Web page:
Sooner than I’d like to admit, the children and I will resume our long-anticipated back-to-school schedule of early wake-ups, drowsy bowls of cereal, fights over bathroom space, lunch packing, tracking down shoes that were-just-here-a-minute-ago, piling into the van, and racing (er, driving ever-so-safely) down country roads to our parish school. As I prepare to send my children to learn and grow under the capable and loving direction of others, I’ve written out some things I’d like them to remember.

Dear Child of mine,

Be kind
  – to your teachers, your classmates, and the person who empties the garbage cans. The people at your school are like your family, only there’s more of them. Just like at home, people will do things you don’t like, or differently than you would do them. Not everyone is going to be exactly like you and that’s okay. No matter what, it is always a good idea to speak and act with love. Remember that even though you can’t control what others say or do, you can control how you respond. Think about how you would like to be treated, and go from there.

Pay extra attention to those in need of special kindness or help, like the new kid or the kid who seems to always be by himself. Remember when you were new in class a couple of years ago, and how hard it was to not know if – or where – you fit in? The kid sitting by himself in the lunchroom is just waiting for someone to smile and say, “Hello,” and eat sandwiches and hang out at recess. Be the sort of friend you would want to have.

Be kind to your teachers! How would you like to be treated if you were in charge of your class? It isn’t always easy to be in charge, you know. Obedience, attentiveness, cooperation, and gratitude aren’t just tools to use at home – your teacher will appreciate when you bring them with you to the classroom, too. Be on the lookout for little ways to make your teacher’s life a bit easier. Small acts of thoughtfulness can go a long way.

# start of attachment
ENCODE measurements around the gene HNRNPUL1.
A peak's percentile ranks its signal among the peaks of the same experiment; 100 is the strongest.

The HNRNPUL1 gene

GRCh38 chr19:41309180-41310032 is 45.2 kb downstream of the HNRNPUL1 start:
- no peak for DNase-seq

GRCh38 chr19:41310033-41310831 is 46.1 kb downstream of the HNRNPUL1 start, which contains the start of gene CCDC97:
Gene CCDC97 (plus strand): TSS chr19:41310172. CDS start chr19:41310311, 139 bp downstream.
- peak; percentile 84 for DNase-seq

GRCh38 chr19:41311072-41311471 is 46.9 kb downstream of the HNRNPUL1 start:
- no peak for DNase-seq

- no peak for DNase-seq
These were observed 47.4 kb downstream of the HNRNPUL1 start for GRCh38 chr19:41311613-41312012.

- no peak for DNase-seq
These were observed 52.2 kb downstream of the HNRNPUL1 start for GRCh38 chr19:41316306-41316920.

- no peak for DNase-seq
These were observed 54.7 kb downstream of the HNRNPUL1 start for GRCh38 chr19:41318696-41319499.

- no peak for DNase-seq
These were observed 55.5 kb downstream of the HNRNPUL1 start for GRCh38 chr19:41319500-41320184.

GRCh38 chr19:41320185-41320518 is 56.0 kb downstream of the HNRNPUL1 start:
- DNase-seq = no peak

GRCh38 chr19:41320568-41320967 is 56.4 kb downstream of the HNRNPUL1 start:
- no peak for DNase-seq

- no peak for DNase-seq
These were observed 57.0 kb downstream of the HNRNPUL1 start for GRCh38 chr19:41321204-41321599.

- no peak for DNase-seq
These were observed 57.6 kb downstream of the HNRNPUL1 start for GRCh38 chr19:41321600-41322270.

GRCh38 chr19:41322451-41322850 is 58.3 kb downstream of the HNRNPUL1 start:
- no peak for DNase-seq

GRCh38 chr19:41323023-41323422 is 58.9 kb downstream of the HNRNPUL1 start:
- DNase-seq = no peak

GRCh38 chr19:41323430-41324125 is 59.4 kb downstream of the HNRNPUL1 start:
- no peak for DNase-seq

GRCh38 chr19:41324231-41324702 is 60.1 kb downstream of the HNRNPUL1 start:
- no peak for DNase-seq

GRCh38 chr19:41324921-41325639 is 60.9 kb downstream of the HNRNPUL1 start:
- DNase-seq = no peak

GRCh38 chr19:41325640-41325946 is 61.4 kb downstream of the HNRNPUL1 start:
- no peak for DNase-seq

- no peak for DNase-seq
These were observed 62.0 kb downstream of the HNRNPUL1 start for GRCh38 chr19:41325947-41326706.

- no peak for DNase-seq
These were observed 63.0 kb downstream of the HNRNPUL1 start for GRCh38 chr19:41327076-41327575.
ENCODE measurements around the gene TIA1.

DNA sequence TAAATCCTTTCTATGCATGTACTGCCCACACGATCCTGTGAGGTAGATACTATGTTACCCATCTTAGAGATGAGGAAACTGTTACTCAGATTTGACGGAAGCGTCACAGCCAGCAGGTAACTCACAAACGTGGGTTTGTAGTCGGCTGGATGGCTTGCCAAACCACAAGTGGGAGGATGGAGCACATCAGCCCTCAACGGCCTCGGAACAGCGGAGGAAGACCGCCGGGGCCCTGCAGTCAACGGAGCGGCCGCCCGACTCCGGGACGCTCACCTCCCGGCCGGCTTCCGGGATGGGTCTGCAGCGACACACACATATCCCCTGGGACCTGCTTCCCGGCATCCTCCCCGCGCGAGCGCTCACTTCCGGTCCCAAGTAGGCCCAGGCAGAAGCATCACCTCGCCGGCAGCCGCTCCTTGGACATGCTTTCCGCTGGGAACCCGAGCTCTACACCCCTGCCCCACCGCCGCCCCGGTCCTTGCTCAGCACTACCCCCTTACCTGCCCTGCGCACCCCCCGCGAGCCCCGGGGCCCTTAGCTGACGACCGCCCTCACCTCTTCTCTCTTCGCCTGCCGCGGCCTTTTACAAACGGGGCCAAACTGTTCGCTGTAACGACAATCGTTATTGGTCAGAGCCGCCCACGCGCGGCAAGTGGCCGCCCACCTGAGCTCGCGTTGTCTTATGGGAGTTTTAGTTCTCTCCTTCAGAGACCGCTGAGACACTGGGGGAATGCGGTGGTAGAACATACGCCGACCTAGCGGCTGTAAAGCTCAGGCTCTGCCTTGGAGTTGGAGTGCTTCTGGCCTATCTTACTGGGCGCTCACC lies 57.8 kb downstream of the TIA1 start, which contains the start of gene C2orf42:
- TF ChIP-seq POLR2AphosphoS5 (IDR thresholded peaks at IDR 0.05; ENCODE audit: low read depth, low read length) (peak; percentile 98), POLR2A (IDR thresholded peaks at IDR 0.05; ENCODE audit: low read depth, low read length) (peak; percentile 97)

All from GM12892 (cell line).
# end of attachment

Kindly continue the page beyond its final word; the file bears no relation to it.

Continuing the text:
This one may be harder, but do your best to be kind to the one kid who drives you nuts – you know who she is: the one who’s a little too bossy, a little too loud, or a little too messy with the project materials. God loves her, too! And maybe she just needs your prayers. You never know the kind of tough things she experienced this summer. She might really be hurting and in need of a kind word or a smile. So … be the person to bring those things to her today.


Work hard. Give your very best effort with your studies every day. It’s okay to take breaks – that’s what snack time, recess, and your lunch period is for – but you go to school primarily to learn, grow, and develop the wonderful mind and heart God gave you. Don’t waste this precious time by constantly being silly, or complaining, or daydreaming about what’s happening with your friends this weekend. Ask your Guardian Angel to help you focus on the task at hand. You will be glad that you did come quiz, test, and report card time!


Don’t forget to pray. I know school isn’t always easy. There can be tough math concepts, misunderstandings with classmates, book report deadlines, and let’s not even talk about challenging H-O-M-E-W-O-R-K. Remember that you have a whole cloud of witnesses – the saints and angels (especially your namesakes and patrons) – cheering you on and rooting for you as you walk through life. Pray, my child. Pray for help. Pray for guidance. Pray for strength. Pray for the wisdom to make good choices. And know that your Dad and I are praying for you every day, too.


There are so many other things I’d like to remind you to do, my lovely child – lead by example, use your best manners, don’t blurt out, listen, don’t climb on the furniture, take turns, chew with your mouth closed, share – but I’ll leave you with this final thought:

Be not afraid. There is nothing God won’t lead you to that He won’t also help to see you through. He gave you very special gifts and talents that He wants you to use for His glory, so go for it! Your Dad and I are so very proud of you, kiddo. We love you so very much. You are amazing! We know you can do it. And when you need help, we’re here, ever as always, to lend a helping hand and a chocolate chip cookie or two for good measure, unless Dad or I eat them all before you get home.


With all my love,